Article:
Before Curry, shooting behind the three-point line was more of a novelty, an occasional way of scoring. Catch and shoot players existed, but Curry's success inspired the league to abandon physical play around the basket and to embrace a pace and space and three-point shooting style. The increase in three-point shooting is partly due to NBA teams incorporating it in their attempts to defeat the Warriors or copy the Warriors style of play, and due to young people wanting to imitate Curry's shooting range. Although this has led to players becoming good at or improving their three-point shot, it has also set unrealistic standards because Curry's range is unique. Curry regularly takes shots from between 30 and 35 feet. He shoots 54 percent from this range, while the NBA makes 35 percent of its threes overall and under 22 percent from between 30 and 35 feet. He can make the shots with elite ball handling, off the dribble, and often with an extremely quick release, from anywhere on the court and with one or more offenders on him. Curry said that he is sure coaches tell their high school players that shooting the way he does takes work and time. Jesse Dougherty of The Washington Post stated that "coaches have to explain that while Curry's skill set is something to aspire to, his game is built on fundamentals" and that "while the Warriors have become the NBA's gold standard and make all those social-media-bound plays, the root of their success is ball movement."
Kirk Goldsberry of ESPN opined that "one of the keys to [Curry's] greatness is his range" and that "Curry isn't just the best 3-point shooter ever, he's the best deep 3-point shooter ever." Sally Jenkins of The Washington Post stated that he "moves around behind the three-point line in an ever-widening arc, sinking long distance shots so cleanly that the net seems to snap like fresh laundry in a breeze" and that a highlight is the "sheer preposterousness of his shots, and the rate at which he is sinking the most far-fetched of them." She said that "in one stretch he hit a mind-expanding 67 percent between 28 and 50 feet." Warriors Coach Steve Kerr stated that Curry's hand-eye coordination "is as great as anyone I've ever seen." Jeff Austin of Octagton concluded that Curry "had to develop tremendous strength in his wrists to shoot and maintain that form from 40 and 50 feet."Goldsberry stated that "no player in the history of the NBA has combined range, volume and efficiency from downtown as well as Curry" and that "Curry's jumper is so lethal that he has become the most efficient volume scorer on the planet." His range and efficiency drove the developers of the NBA 2K video game series, in which Curry is featured, to worry that his abilities could not be replicated on screen.
Although Curry is commonly cited as the NBA's greatest shooter, where he ranks as one of the greatest NBA players has been more subject to debate. Steve Nash, one of the NBA's most efficient shooters, said Curry is "already an all-time great" and that there are "layers to his place in the Zeitgeist. People don't associate him to greatness because he doesn't dominate the game physically. He dances. He pays a tax for that. He pays a tax for his great teammates." Scottie Pippen, who won six NBA titles with the Chicago Bulls, said that Curry's "willingness to sacrifice for [Kevin Durant] is one of the great stories in history" because Curry welcomed Durant, who is also a top player, to the Warriors without ego. "If you have a mind for the game, you know that it takes sacrifice to be great. All the greats have to sacrifice something. Otherwise you can't win," he said. "[Curry has] given up a seat for [Durant]. But it doesn't make him any less great. He should be looked at as one of the greatest guards the game has ever seen." CBS Sports ranked Curry #19 in their list of "50 greatest NBA players of all time". Sports Illustrated ranked him #3, behind Durant and LeBron James, on their "Top 100 NBA Players of 2019" list. ESPN ranked him #2, behind James, in their predictions of the best players for the 2018-19 season. Sports Illustrated stated that "Curry and the Warriors are a great match of player and system" and that "the entire ecosystem is predicated on the idea that a player doesn't need to dominate the ball to dominate a game. Curry took that noble idea and elevated it beyond any reasonable expectation."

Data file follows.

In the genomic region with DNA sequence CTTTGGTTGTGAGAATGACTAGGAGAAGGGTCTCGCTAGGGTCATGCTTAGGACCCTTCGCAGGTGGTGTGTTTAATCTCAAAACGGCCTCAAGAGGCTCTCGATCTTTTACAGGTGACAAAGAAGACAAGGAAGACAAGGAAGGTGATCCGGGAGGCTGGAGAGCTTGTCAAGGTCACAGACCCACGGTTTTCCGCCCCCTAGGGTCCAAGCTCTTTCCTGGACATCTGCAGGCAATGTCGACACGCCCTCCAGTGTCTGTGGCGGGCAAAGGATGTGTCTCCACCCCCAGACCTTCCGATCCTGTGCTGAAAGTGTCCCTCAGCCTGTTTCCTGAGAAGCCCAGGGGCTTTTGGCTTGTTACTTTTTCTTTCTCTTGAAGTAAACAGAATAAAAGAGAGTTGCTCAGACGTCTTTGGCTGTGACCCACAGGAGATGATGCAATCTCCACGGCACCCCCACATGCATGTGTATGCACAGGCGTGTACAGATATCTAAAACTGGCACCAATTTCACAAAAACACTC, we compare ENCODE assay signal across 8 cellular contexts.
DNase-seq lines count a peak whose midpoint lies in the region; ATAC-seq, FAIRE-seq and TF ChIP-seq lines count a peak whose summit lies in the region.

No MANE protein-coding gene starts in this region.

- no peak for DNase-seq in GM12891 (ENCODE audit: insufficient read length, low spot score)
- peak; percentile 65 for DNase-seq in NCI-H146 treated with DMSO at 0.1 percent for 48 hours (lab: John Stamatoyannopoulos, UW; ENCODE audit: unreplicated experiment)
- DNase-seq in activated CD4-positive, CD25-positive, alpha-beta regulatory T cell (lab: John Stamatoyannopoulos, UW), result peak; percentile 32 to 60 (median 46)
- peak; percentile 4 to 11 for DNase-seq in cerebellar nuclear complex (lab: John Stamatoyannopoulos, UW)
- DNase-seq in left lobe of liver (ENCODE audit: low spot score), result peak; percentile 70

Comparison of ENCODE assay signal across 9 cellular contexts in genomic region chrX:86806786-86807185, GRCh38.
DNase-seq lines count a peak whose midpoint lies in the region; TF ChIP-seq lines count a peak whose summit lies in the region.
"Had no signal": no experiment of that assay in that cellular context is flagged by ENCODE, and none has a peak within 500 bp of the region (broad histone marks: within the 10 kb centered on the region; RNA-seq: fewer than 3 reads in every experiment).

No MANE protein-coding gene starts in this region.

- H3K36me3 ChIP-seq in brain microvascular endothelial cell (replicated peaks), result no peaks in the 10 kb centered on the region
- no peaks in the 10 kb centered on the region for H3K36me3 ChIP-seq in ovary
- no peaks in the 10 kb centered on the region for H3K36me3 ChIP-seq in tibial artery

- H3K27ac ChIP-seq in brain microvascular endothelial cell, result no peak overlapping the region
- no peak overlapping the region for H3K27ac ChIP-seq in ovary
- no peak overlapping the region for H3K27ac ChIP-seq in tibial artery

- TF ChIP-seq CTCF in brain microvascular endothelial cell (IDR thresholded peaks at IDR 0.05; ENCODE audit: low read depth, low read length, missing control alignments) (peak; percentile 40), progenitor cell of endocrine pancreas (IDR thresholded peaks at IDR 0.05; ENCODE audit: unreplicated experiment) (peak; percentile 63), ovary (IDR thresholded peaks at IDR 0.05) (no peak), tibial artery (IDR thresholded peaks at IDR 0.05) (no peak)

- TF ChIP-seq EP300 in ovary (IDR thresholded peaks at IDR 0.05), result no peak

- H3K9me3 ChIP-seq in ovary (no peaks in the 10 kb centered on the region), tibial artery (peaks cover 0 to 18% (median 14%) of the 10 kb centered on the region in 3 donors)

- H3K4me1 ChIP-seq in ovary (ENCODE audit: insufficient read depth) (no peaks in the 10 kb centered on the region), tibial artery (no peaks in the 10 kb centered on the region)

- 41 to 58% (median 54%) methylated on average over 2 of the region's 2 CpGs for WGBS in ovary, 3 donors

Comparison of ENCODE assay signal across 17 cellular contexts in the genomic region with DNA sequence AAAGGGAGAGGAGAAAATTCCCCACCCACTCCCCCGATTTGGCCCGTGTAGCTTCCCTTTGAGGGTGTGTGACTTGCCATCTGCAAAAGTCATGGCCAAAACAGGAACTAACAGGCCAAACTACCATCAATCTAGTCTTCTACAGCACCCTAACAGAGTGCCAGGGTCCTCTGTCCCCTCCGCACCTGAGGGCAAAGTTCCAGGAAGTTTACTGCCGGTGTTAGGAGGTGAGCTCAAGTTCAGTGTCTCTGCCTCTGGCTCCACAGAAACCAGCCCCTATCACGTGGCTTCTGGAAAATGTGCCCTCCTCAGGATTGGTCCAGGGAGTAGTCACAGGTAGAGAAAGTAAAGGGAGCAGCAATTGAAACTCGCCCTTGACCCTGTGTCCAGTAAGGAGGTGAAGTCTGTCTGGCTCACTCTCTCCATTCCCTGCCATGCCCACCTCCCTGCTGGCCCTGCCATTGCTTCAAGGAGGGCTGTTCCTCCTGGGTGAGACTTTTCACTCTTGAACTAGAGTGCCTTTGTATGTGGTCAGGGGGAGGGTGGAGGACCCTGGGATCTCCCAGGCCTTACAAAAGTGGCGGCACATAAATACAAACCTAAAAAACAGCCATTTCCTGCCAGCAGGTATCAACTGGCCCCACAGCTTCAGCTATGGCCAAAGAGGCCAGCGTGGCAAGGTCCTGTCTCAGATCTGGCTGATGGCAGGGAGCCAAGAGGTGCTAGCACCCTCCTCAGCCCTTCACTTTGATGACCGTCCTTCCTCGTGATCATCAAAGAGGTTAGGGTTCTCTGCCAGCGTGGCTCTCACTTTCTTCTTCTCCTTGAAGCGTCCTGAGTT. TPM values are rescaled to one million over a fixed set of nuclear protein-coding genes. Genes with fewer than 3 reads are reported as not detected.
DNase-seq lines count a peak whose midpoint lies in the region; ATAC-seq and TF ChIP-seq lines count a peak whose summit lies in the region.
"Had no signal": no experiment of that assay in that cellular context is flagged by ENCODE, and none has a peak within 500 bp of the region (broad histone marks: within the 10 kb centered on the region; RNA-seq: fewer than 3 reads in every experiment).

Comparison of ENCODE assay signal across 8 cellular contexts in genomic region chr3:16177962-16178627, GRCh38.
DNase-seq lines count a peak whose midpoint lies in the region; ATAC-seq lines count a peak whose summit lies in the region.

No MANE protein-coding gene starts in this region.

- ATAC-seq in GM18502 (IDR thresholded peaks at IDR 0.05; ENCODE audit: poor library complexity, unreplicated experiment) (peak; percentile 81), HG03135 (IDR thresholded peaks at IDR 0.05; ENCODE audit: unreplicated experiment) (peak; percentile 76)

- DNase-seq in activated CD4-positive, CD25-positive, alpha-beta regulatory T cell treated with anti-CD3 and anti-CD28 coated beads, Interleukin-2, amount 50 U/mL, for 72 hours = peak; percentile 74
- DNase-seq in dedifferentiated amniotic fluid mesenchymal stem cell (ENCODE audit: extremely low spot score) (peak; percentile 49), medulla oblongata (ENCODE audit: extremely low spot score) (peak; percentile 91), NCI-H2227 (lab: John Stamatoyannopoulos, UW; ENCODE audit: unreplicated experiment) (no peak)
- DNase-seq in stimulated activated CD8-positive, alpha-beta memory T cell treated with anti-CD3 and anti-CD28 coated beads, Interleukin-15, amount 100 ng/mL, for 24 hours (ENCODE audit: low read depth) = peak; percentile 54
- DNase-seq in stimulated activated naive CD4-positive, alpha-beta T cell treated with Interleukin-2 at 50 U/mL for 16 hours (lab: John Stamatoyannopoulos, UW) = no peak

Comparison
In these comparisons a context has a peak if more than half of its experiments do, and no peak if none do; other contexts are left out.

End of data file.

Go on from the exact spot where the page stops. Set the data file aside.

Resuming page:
Off the court[edit | edit source]
Personal life[edit | edit source]
On July 30, 2011, Curry married actress Ayesha Alexander in Charlotte. Together, they have three children, Riley (b. 2012), Ryan (b. 2015), and Canon (b. 2018). They currently reside in San Francisco Bay Area.
Curry has been outspoken about his Christian faith. Curry spoke about his faith during his MVP speech by saying, "People should know who I represent and why I am who I am, and that's because of my Lord and Savior." He also said the reason that he pounds his chest and points up is that he has a "heart for God" and as a reminder that he plays for God. On some of his "Curry One" basketball shoes, there is a lace loop scripted "4:13". It is a reference to the Bible verse Philippians 4:13, which reads "I can do all things through Christ who strengthens me". Curry has a tattoo of First Corinthians, 13:8 in Hebrew on his wrist ("Love never fails..."). Curry is also an investor in Active Faith, a Christian sports apparel brand.